Our Lady of Myans, Savoy, France (1249)
The Abbot Orsini wrote: “It is believed that this image, in the year 1249, prevented the thunder, which had already consumed the town of Saint Andre with sixteen villages, from going farther, and was the cause of its stopping at Myans.”
Our Lady of Myans in Savoy, is located on a little hill between Modane and Chambery near the Mont Cenis tunnel. It can be easily recognized, as there is a huge statue of the Blessed Virgin standing atop the shrine’s belfry. The shrine has been a pilgrimage center since at least the thirteenth century, and its small ‘Black Virgin’ was an object of the devotion of Saint Francis de Sales.
The foundation of the shrine is something no longer remembered, but the church became famous for a miracle that occurred there in 1248. On the evening of November 24th of that year a tremendous earthquake shook the region causing Mont Granier, the tallest mountain of the Chartreuse Massif, to disintegrate into huge boulders which came crashing down into the valley. Some of these boulders were the size of a house, and 16 villages were crushed and 5,000 lives lost. The church of Myans, however, was spared, though gigantic boulders were stopped abruptly at the very door of the church. Some of these boulders can still be seen around the church grounds.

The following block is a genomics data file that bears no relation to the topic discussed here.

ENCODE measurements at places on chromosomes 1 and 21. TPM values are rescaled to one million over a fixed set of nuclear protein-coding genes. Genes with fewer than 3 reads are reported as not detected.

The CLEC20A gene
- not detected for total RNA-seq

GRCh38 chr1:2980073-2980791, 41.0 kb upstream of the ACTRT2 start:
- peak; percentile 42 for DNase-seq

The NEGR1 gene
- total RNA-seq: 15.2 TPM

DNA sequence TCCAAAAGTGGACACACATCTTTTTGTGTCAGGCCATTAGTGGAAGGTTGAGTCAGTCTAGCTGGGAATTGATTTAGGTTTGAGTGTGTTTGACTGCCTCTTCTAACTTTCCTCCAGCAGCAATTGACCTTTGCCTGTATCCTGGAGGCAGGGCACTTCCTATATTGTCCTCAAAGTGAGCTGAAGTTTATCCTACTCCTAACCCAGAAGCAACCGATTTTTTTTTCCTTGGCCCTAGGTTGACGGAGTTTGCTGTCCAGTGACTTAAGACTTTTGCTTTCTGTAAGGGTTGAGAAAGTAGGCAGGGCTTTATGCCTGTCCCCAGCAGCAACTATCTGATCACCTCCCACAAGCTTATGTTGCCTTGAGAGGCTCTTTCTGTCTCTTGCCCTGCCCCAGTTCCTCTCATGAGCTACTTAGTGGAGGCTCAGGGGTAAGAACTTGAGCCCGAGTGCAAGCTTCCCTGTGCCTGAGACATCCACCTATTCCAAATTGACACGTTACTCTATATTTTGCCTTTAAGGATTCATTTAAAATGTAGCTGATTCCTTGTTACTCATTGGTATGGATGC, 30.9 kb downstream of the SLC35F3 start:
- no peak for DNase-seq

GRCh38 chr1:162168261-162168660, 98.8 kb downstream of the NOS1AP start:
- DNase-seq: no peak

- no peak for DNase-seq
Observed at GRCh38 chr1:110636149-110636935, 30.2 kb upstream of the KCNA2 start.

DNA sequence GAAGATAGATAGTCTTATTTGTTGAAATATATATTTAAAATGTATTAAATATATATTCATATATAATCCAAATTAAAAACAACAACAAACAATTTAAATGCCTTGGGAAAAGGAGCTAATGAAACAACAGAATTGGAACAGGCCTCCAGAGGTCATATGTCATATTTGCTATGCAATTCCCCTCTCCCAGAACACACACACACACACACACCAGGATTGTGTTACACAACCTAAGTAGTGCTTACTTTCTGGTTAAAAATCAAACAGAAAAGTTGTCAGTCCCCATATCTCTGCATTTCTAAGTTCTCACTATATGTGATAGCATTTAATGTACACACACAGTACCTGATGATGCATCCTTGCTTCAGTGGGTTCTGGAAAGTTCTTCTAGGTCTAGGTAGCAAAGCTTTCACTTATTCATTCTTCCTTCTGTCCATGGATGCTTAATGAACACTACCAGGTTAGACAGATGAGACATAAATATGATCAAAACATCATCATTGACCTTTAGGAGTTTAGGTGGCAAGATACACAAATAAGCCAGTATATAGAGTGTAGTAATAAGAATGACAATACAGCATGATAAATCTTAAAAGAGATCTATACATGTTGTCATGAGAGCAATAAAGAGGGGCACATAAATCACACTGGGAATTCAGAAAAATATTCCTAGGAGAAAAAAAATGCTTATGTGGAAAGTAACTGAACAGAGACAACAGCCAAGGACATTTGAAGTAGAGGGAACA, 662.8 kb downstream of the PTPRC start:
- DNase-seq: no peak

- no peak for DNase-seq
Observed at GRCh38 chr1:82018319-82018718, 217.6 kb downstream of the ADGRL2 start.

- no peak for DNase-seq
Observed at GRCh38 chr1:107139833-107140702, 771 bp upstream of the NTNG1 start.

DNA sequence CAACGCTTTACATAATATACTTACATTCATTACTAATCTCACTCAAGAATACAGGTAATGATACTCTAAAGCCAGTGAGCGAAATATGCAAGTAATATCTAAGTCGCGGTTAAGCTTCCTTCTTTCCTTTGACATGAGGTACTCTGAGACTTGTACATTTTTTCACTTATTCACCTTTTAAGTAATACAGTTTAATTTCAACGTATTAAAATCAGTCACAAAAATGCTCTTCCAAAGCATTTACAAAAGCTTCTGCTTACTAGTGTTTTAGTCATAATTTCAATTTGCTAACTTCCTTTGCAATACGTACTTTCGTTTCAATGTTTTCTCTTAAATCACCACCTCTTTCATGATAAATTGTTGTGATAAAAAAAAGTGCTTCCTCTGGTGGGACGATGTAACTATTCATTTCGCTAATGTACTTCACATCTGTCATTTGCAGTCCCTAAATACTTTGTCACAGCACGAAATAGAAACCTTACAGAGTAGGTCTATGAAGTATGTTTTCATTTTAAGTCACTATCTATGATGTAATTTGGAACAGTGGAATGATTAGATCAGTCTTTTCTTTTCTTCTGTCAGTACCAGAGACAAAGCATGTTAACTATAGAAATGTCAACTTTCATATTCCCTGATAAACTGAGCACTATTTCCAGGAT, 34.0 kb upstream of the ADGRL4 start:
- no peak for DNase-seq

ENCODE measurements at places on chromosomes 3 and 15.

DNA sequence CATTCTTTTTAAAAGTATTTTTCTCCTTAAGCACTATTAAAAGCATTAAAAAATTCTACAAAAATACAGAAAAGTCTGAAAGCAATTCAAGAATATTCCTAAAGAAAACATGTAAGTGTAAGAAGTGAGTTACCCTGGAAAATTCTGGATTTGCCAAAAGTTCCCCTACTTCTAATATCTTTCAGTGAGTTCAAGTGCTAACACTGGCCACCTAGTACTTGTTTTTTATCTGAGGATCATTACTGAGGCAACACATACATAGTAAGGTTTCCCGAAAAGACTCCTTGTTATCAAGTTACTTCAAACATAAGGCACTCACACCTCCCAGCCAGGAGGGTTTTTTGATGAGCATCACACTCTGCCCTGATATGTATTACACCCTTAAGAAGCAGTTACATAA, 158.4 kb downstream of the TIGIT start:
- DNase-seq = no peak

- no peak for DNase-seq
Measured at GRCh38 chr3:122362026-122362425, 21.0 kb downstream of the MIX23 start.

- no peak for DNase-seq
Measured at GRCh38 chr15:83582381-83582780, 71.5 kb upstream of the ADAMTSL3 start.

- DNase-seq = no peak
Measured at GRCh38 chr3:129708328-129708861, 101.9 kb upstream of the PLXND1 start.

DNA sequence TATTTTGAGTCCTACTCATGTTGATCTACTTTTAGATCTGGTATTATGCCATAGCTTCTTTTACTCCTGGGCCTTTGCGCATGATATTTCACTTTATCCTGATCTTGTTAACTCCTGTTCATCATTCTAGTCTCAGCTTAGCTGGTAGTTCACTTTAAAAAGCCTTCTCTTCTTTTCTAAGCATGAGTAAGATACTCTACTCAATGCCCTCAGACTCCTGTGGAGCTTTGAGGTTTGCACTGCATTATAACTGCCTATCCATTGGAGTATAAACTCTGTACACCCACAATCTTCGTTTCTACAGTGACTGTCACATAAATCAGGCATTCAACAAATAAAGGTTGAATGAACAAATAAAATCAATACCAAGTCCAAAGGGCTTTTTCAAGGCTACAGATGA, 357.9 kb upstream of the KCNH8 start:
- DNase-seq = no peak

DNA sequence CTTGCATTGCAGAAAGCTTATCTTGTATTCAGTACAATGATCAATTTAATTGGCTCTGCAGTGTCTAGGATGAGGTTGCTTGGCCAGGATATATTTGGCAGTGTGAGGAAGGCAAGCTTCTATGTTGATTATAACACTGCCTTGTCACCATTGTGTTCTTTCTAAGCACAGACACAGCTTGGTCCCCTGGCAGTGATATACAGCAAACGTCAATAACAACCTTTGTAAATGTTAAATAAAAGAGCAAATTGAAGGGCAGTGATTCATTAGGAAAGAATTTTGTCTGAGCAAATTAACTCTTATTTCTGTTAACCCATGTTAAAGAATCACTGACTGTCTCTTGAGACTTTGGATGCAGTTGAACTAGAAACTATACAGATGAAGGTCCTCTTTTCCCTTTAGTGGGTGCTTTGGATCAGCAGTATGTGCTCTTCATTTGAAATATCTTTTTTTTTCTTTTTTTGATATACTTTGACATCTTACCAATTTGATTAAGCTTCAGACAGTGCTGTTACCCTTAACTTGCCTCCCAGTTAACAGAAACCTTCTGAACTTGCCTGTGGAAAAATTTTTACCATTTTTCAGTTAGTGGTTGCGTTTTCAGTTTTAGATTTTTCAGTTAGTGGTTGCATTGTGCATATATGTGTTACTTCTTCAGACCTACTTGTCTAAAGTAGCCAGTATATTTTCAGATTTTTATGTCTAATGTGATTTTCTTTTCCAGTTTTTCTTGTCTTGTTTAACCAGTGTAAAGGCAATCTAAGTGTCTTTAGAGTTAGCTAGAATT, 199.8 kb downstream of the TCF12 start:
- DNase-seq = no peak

A marvelous answer to prayer occurred in 1534 in favor of Jean Grandis of Savoy, who was on a vessel bound from Genoa to Leghorn. When the ship was threatened during a tempest and seemed likely to sink, Jean Grandis called upon Our Lady of Myans, Queen of Savoy. Battered by the waves, the ship foundered and sank. Jean Grandis was the only survivor. As a gesture of thanksgiving, he traveled barefoot to the shrine and there placed his ex-voto. It is said to be one of the oldest to survive.
Another miracle attributed to Our Lady of Myans was in favor of the brother of Saint Francis de Sales, Count Louis de Sales, who in 1603 was traveling to the Chateau of Cusy to marry Claudine Philiberte de Pingon. Since there was no bridge in sight, the Count attempted to cross the River Cheran at a place that he thought was shallow and sage. However, the Count was swept away by flood water. Invoking the name of Our Lady of Myans and promising to make a pilgrimage, he was suddenly thrust onto an obstruction that saved his life. The wedding ceremony was conducted on April 2. The next day Saint Francis de Sales offered a Mass of thanksgiving in the little crypt chapel before the miraculous image of Our Lady of Myans.
The church was half destroyed during the French Revolution, but the statue was saved and later enshrined again in the restored building, where it was crowned in 1905.
The sanctuary is particularly resorted to by pilgrimages of men, and the image was taken to Rome by a Savoyard pilgrimage for the definition of the dogma of the Assumption in the year 1950.